Studies in World Christianity, Issue 22.2

Beyond the Binary of East and West

Studies in World Christianity

However hard it tries, scholarship in world Christianity does not find it easy to escape the grip of the long-standing historical binary of East and West. The Christianities of Asia, Africa, and even Latin America are still often labelled as ‘non-Western’, as if their multiple identities consist primarily in their shared departure from the implicit default setting of European or North American Christianity. The four articles in this issue of Studies in World Christianity analyse aspects of Asian Christianity Continue reading

Hong Kong Public Lecture: Christianity and Nationalism: Friend or Foe?

Hong Kong Public Lecture
6th October, 2015 (Tue), 7:30-9:30pm, HKSKH All Saints’ Cathedral

Christianity and Nationalism: Friend or Foe?
Reflections from East Asian Experience in the Twentieth Century

Speaker: Professor Brian Stanley, University of Edinburgh
Respondent: Professor Francis CW Yip, Chinese University of Hong Kong

Christianity and Nationalism - Friend or Foe Continue reading

Studies in World Christianity, Issue 21.2

Biblical and Non-Biblical Sources of Popular Religiosity in World Christianity

Studies in World ChristianityChristianity, as our first contributor to this issue of Studies in World Christianity reminds us, is supremely a religion of the Book. The narratives, symbols and doctrinal content of the biblical writings supply the constituent texture of the religion. Nevertheless, as the same contributor, Ole Jakob Løland, points out, for much of Christian history the great majority of Christian believers did not have direct access to the text of the bible: its teaching was mediated and refracted through their participation in, or observation of, a non-vernacular liturgy, and through religious art, music, drama and the communal observance of pilgrimages and festivals in honour of the saints. Continue reading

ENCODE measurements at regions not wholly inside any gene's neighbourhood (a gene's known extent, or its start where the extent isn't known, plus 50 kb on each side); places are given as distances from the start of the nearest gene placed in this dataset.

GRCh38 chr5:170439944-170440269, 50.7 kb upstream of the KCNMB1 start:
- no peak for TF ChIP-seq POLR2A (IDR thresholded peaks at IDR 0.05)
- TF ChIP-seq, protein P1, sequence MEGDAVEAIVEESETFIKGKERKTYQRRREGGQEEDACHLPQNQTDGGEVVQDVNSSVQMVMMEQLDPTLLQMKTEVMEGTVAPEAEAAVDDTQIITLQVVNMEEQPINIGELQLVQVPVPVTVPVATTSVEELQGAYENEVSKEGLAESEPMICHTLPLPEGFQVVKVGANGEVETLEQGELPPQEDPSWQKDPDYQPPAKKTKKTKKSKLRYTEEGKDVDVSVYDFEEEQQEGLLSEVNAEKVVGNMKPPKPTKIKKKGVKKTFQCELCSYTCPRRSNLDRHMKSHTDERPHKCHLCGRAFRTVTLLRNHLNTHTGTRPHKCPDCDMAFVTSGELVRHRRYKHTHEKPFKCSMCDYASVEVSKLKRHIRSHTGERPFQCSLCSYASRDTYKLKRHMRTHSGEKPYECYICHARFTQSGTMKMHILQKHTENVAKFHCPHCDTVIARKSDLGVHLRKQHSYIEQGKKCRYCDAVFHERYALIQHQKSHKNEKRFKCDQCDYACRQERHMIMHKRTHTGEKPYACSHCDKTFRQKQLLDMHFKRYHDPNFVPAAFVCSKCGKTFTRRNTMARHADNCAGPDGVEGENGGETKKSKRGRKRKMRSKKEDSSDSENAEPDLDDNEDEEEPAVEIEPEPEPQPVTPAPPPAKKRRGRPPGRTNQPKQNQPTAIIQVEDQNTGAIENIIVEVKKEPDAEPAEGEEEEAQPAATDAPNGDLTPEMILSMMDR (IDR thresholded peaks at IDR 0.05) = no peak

Recap of ‘James Legge and Scottish Missions to China’

Legge 2015 Group Photo

On 11–13 June 2015, the Centre for the Study of World Christianity, in collaboration with the Scottish Centre for Chinese Studies, organised a conference in honour of the Scottish missionary-scholar to China, James Legge, on the bicentennial of his birth (see conference page). The conference received generous financial support from the Confucius Institute and the New College Senate. Continue reading

Studies in World Christianity, Issue 20.3

Making Sense of the ‘Other’

Studies in World ChristianityThe four articles in this issue of Studies in World Christianity reflect on various aspects of the theme of how Christians in different non-European contexts over a wide historical period have approached and endeavoured to make sense of those who are, or at least appear to be, different from them. As Ankur Barua observes in his article on Christian theological responses to the alterity of the Hindu majority in India, the question ‘precisely how other is the other?’ is not a contemporary invention of postmodern theory but a theological- philosophical puzzle that has confronted Christians throughout the history of the Church. Christian theology is premised on the foundation of the fundamental created unity of humanity – God’s love extends to all human beings without differentiation as those who all bear the image of God, and the scope of salvation in Christ must be similarly unlimited. Yet this universalism of Christian doctrine is always held in some kind of tension with the inescapable biblical antitheses between light and darkness, the Church and the world, the redeemed and the lost. The often radically divergent ways in which different groups of Christians have expressed and maintained – or occasionally even ignored – this tension forms much of the warp and woof of Christian history. Continue reading